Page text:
Living Under a Volcano
Ólafur Pálsson’s farm has been in the family since 1886, and it sits just near a small volcano in Southern Iceland. Their primary work has always been in the dairy industry…
…until everything changed in 2010. The volcano near their farm is called Eyjafjallajökull, and though it is difficult to pronounce (AY-yah-fyaht-luh-YOH-kuutl-uh), it was all over the international news when it erupted in May of that year. At first, it was a magna eruption, and tourists were coming from the city to watch the beautiful lava flowing. After that, things took a turn for the worst. It turned into an ash eruption, and spewed fine black ash for about six weeks straight. The ash was carried in the wind for miles, causing over 95,000 flights all over Europe to be cancelled. Actually, it could have lasted longer, even a year, so we were all very lucky.
Many farms were destroyed in this area. Not only did the ash cover everything, including the fields where the animals needed to graze and the food needed to be grown, but the glaciers atop the mountains began to melt. As the volcanic heat melted the ice, big floods of water came rushing down and flooded the area.
Ólafur and his family were smart. They had a friend take documentary film footage of the whole experience, and then they opened a tourist center to teach visitors about the volcano. My group went there today. It was a little weird to see pieces of lava for sale, but it was really interesting to meet this family and learn about their experience.
Living through a volcano eruption sounds very scary, but thanks to modern technology, all of the people survived. Scientists today can monitor movement very accurately, using several tools including very accurate GPS devices. They were able to tell families like Ólafur’s to evacuate when things were getting really bad.
It’s safe to get close to these volcanos and glaciers, because we would have warning if something were to happen. So, that’s why I felt totally safe this afternoon, when I got to visit a glacier in the area and see the way that the ice and ash gets all mixed up.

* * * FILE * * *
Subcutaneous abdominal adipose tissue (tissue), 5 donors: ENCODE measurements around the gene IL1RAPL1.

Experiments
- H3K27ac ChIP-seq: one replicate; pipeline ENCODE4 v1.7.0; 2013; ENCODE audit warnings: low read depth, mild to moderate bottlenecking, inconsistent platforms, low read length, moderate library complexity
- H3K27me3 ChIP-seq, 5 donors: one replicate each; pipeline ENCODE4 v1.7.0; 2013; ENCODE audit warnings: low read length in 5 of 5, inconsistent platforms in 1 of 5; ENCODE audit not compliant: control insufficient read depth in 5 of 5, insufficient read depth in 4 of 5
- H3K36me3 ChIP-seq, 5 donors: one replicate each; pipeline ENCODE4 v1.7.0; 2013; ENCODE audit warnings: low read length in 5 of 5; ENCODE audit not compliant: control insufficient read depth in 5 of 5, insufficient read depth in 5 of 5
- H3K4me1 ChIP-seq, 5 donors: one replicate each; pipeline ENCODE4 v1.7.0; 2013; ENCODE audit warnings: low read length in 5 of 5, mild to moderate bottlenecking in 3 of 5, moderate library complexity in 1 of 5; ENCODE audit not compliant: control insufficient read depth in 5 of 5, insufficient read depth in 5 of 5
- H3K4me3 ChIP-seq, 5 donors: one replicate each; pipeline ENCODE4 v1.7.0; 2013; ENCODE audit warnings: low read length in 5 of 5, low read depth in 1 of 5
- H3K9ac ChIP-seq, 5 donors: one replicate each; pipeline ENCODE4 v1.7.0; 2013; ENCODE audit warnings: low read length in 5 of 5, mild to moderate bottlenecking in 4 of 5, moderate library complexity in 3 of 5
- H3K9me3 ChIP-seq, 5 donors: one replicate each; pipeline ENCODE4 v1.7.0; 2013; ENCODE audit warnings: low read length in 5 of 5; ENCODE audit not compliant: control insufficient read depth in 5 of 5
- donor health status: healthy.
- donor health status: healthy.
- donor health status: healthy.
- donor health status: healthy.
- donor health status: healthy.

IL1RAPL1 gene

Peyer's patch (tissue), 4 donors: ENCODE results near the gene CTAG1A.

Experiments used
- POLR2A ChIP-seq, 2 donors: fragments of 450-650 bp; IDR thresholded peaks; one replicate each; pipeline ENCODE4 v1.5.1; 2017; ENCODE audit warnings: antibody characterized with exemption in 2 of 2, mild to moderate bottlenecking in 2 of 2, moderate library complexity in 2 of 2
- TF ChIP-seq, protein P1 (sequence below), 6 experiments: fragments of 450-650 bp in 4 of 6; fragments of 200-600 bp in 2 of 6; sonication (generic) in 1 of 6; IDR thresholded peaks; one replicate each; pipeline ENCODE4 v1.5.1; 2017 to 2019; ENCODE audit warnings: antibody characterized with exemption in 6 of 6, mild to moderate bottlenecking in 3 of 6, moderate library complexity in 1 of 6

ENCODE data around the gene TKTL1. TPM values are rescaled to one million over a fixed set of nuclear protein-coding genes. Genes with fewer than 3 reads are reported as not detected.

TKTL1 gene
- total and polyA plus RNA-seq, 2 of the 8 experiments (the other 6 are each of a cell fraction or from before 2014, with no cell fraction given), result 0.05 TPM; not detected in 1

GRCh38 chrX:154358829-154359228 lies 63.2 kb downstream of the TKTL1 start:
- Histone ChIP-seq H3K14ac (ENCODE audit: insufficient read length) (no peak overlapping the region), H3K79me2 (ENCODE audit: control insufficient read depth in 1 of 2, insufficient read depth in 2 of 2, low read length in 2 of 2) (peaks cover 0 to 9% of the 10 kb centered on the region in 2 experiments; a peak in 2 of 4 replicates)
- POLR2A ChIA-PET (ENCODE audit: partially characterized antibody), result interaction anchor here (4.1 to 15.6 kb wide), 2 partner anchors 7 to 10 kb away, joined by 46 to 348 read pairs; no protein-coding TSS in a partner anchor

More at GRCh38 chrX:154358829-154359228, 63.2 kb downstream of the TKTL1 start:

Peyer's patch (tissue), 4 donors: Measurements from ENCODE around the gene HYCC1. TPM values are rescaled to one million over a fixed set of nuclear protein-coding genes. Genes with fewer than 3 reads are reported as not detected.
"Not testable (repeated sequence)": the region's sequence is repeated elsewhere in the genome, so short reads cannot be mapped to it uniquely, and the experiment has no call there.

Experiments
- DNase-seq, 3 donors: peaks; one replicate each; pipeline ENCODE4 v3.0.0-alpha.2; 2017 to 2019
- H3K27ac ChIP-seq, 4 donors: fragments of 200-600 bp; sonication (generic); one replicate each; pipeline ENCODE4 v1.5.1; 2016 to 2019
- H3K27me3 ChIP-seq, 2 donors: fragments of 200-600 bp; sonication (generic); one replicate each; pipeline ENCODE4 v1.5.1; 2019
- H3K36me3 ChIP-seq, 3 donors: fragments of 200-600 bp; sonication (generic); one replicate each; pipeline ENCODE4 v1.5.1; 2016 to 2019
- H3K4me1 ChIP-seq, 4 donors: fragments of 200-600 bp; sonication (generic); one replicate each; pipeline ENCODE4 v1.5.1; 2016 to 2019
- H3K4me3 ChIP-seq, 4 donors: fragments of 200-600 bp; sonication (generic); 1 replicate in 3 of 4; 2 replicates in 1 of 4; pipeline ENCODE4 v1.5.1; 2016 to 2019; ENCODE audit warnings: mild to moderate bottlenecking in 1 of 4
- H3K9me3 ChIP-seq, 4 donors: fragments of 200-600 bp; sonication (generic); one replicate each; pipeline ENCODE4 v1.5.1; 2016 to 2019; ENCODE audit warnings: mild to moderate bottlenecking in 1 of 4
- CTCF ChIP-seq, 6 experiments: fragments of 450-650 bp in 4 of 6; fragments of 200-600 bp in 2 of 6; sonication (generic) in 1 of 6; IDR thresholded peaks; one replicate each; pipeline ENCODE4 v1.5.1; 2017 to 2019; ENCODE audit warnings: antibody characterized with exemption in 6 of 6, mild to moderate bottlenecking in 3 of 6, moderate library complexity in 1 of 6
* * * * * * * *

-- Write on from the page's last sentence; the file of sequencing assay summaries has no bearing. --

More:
It was really beautiful, but I wouldn’t want that ash or ashy water all over my house!
The people here are used to this kind of climate, so it’s not so strange to them. Even the beaches are full of black sand. And they are really beautiful!
Today, some families try to protect against possible natural disasters. For instance, while driving on our bus, we passed a house that had planted trees above their farm in order to stop any damage that might come from a landslide. That’s a smart idea, right?
For instance, very few people have guns, and crime is really low there. In fact, there are only a handful of people are in prison in the whole country! When we took a small flight from one part of Iceland to another, there was no security line and no metal detector. It was shocking to me, but I wish our country was so safe that there wasn’t a need for all that security.
People in Iceland accept the risk of volcanos, floods, and landslides because they love their country and this is their home. Their families have long histories here, from the old days when houses were often built of sod.
We got to visit the Skogar Museum today, which was a historical site sort of like Plimoth Plantation. There weren’t re-enactors, but there were real houses and artifacts that had been in the family for over 150 years. It was neat to see how people used to live in Iceland.
There’s a lot of history and beauty here, so I can see why people love it here. If there were a volcano near your house, would you move? I’m pretty sure that the Icelandic people aren’t going anywhere.